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Are these two statements true about the definition of a function $f$ from $A$ into $B$

  1. For every element $a \in A$, there exists at least one element $b \in B$ such that $f(a)=b$

  2. For every element $a \in A$, there exists at most one element $b \in B$ such that $f(a)=b$

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    $\begingroup$ Most people consider the combination of both of them to be the definition of a function. $\endgroup$ – vadim123 Dec 16 '14 at 22:36
  • $\begingroup$ so they are both true? strictly speaking, I think only combination of them is true. If they are stated separately, true or wrong? $\endgroup$ – Evan Dec 16 '14 at 22:39
  • $\begingroup$ Both are true.. $\endgroup$ – Peter Franek Dec 16 '14 at 22:39
  • $\begingroup$ As far as I observe that, those are equivalent to the definition of a function. $\endgroup$ – Luke Dec 16 '14 at 22:41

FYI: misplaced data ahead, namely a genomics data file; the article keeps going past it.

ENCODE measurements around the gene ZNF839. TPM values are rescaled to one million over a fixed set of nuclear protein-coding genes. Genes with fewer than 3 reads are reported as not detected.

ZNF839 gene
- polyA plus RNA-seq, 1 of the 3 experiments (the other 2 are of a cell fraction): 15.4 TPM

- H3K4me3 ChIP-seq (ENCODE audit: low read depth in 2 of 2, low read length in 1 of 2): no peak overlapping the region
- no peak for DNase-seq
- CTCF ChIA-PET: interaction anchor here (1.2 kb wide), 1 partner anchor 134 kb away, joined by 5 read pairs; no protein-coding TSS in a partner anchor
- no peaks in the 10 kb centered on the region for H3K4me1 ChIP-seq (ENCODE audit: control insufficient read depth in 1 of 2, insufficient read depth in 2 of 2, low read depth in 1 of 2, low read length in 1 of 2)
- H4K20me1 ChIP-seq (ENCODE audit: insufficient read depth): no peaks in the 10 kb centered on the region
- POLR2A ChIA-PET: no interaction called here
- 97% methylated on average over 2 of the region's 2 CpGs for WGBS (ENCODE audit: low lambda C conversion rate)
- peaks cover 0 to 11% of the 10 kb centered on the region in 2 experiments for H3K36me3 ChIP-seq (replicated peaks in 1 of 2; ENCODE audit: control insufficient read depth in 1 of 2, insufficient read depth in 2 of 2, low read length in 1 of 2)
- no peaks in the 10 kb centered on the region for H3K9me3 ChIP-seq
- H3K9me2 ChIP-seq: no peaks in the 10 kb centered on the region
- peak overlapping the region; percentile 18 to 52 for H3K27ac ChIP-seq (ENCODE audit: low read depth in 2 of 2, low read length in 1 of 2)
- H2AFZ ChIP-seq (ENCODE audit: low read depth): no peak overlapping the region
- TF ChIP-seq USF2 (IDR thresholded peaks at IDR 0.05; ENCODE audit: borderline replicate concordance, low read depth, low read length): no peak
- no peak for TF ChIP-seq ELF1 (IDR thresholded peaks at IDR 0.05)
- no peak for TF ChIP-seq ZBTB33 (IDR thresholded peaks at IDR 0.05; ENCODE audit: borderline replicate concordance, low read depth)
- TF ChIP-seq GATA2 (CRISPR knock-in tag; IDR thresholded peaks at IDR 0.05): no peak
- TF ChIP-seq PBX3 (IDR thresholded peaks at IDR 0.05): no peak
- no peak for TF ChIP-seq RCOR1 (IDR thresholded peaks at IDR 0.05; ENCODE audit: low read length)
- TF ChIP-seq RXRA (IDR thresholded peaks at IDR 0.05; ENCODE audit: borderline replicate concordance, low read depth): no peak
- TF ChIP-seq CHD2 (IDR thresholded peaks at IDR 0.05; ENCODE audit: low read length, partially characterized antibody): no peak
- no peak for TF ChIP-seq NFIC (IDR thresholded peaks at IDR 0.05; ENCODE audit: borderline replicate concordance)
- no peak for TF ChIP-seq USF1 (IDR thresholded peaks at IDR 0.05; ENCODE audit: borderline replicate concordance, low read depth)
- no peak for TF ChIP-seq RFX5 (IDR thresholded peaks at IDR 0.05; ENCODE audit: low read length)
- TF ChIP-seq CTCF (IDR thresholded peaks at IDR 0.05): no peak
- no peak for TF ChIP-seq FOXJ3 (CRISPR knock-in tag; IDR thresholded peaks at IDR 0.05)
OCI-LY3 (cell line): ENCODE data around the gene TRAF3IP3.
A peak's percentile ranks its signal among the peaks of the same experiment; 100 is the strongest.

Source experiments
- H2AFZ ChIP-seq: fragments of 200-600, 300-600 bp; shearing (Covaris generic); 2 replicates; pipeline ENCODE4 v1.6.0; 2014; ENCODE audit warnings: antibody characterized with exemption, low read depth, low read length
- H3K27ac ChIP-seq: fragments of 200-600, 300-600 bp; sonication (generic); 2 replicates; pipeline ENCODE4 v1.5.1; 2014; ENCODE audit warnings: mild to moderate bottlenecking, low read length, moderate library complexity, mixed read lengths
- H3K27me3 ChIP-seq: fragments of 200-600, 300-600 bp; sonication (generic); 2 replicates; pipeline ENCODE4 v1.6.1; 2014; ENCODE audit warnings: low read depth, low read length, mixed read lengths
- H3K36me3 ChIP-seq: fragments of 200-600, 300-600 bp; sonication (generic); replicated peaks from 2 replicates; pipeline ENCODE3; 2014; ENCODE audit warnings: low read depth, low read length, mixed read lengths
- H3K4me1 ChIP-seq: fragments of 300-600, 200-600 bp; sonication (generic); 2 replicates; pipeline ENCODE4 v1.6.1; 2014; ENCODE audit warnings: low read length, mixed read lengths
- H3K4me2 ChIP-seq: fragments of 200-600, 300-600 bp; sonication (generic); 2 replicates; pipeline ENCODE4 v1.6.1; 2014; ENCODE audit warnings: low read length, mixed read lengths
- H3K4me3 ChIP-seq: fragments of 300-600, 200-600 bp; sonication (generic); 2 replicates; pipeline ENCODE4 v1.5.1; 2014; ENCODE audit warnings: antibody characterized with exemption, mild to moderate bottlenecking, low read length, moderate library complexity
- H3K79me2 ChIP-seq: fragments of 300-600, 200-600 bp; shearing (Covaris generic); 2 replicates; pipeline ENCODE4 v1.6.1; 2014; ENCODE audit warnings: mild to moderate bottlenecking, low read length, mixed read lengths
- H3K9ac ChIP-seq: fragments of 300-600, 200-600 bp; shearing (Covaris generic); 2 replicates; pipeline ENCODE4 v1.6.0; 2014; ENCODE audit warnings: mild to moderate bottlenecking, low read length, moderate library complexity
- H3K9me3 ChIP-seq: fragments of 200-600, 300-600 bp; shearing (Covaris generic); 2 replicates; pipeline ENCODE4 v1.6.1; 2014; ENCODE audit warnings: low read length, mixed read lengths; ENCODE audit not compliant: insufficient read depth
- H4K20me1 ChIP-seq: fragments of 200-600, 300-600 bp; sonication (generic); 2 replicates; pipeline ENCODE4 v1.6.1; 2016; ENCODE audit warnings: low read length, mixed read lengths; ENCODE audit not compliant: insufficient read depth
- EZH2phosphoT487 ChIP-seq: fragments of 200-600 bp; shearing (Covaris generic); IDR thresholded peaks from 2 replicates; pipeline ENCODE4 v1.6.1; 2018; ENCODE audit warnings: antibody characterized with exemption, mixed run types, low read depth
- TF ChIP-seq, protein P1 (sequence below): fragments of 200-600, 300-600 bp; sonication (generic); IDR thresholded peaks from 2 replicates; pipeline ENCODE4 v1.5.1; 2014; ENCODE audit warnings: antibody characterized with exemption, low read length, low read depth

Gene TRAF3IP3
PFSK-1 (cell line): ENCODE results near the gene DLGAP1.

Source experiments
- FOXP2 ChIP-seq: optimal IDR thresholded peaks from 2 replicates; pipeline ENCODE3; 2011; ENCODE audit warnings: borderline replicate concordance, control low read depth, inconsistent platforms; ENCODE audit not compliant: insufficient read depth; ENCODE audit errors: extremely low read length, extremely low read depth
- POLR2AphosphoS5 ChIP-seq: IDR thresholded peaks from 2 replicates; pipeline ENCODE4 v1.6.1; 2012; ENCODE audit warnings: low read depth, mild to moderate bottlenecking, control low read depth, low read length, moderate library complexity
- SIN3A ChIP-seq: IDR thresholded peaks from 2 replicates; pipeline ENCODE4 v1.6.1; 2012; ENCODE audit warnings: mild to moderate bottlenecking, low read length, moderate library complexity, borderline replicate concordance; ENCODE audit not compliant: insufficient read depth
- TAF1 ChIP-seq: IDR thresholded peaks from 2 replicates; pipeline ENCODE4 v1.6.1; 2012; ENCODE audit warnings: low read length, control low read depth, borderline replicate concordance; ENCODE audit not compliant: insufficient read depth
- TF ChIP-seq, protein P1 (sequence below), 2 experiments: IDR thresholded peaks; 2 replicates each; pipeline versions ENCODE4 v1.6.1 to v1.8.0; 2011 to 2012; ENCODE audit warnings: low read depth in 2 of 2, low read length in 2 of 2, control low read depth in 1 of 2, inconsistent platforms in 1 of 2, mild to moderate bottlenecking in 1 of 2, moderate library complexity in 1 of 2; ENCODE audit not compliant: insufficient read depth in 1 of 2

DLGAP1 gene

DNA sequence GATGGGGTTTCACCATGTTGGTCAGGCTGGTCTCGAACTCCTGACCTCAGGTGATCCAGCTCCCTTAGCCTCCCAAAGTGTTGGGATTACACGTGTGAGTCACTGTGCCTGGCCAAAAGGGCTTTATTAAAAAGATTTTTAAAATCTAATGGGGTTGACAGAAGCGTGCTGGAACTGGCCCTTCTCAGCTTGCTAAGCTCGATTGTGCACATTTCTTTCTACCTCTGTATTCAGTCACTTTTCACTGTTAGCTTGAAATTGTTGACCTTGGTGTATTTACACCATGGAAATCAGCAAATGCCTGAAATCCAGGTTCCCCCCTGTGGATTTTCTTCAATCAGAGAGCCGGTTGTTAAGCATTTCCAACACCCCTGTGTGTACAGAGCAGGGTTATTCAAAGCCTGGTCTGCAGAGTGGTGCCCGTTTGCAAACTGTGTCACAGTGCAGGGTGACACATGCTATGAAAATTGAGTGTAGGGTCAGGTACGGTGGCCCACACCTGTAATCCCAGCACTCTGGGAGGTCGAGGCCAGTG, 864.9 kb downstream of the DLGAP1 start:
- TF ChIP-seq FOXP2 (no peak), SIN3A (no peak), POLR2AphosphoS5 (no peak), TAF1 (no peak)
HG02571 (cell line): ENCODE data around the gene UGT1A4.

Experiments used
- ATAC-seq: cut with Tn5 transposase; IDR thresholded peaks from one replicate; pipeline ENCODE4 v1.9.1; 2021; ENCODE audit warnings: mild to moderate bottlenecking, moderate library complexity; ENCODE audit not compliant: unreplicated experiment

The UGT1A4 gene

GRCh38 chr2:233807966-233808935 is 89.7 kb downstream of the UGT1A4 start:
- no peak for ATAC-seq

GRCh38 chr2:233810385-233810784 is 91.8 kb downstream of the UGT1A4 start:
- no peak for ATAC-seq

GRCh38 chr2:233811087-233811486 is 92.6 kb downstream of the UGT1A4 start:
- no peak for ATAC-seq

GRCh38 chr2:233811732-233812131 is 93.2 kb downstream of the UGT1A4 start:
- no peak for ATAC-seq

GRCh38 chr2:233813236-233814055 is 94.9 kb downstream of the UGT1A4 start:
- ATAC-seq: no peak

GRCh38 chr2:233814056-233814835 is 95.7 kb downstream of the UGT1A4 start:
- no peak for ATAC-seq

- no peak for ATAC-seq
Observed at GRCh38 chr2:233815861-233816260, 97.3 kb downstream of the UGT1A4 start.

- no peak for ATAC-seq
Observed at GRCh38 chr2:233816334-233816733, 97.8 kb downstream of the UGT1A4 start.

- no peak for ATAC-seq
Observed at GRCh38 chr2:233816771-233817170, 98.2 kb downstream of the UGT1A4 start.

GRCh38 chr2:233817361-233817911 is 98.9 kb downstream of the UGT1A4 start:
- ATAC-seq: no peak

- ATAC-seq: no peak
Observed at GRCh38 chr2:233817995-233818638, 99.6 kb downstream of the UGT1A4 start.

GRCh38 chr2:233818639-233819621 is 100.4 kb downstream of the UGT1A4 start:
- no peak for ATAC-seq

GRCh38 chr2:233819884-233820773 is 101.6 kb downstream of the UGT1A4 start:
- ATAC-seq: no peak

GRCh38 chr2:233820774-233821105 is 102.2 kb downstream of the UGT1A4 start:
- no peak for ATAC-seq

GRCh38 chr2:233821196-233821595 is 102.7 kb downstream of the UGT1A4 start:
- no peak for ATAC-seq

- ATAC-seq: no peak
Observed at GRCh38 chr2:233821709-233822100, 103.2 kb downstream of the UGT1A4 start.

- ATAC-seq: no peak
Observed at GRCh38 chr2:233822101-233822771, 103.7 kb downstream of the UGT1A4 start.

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The standard (Bourbaki) definition (which is said to be canonical) of a function from a set $X$ to $Y$ is: a function is $(f,X,Y)$ with $f\subset X\times Y$ such that for every $x\in X$ there is a unique $y\in Y$ with $(x,y)\in f$ (it is common to write $y=f(x)$ for the statement $(x,y)\in f$).

Thus both 1. and 2. are correct ("unique"="there is at least one and at most one").

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